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Job

John Collins03/24/2014
Seek The Truth Blog

The book of Job is included in the list of the greatest literature of all time. This book of the Old Testament is written in the form of a didactic poem posing one of the world's oldest questions: Why do the righteous suffer?

The Christian version of this book is written in very simple poetic structure, with chapters 1 and 2 being the prologue. The middle portion of the book is written in open dialog between Job, Eliphaz, Bildad, Zophar and later Elihu, and then the dialogue between Yahweh and Job. The last chapter of the book is written as an epilogue, bringing an end to a perfectly-written book that many in the world -- even non-Christians -- are familiar with.

In the Christian version, Job is simply a righteous man that God has allowed Satan to test. But in the Islamic version of this book, Ayyub [Job] is a prophet: 

BEHOLD, We have inspired thee [O Prophet] just as We inspired Noah and all the prophets after him - as We inspired Abraham, and Ishmael, and Isaac, and Jacob, and their descendants, including Jesus and Job, and Jonah, and Aaron, and Solomon; 
Quran S-4:163

Interestlingly, Branham also claims that Abraham purchased a burial plot near the location of Job's tomb. While Abraham and Sarah are buried in the Cave of the Patriarchs, very little is known about Job's burial tomb or even Job's lifespan as compared to other Bible fictures. The only piece of information we have the name of the land, Uz, which is mentioned in the book of Job. Uz is identified with Edom in scripture, which lies in southwestern Jordan as compared to the Cave of the Patriarchs in Hebron, West Bank.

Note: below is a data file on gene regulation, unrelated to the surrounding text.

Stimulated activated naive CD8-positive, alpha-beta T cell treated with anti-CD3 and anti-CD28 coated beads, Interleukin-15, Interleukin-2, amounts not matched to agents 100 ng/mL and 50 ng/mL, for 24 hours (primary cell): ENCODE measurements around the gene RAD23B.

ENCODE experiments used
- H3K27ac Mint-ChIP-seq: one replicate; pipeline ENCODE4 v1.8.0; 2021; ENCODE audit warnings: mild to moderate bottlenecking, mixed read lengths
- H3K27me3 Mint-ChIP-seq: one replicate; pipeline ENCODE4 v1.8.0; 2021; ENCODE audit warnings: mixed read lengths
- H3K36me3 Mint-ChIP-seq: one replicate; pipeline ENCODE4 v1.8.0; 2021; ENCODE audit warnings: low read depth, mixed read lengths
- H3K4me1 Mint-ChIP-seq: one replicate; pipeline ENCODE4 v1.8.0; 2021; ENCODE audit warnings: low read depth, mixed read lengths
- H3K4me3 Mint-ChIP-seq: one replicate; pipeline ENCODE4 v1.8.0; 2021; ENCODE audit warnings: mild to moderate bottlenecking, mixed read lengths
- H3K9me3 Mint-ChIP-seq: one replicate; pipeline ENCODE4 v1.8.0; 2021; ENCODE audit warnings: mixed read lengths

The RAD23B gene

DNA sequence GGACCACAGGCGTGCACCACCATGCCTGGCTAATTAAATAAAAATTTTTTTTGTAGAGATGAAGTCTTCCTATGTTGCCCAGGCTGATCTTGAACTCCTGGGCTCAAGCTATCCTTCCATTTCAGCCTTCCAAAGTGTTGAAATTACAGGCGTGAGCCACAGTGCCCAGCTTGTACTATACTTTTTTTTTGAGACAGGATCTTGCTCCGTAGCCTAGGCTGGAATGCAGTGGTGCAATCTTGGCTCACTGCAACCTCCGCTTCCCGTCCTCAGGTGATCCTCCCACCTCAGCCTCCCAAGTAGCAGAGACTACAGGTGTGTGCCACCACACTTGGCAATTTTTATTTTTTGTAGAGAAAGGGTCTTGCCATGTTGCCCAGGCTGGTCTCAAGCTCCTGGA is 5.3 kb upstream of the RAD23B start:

According to Braham, Job was a prophet whose fame had spread through the land. In his version of Job, the accusers were part of a great number of people that came from the East and the West to hear the Word from the Lord spoken through Job, because his future predictions were accurate. While the Christian Bible focused on the faithfulness of God, The version Branham promoted with elements from Islam was focused upon prophecy. 

As the drama unfolded, Branham claimed that Job tried and was unable to get inspiration.; while Job tried to produce a vision, Satan hindered his ability to peer into the future. In the climax of the story, Job was finally able to put himself out of the way enough to see a vision, and that vision was powerful enough to stop Satan's tormenting. -

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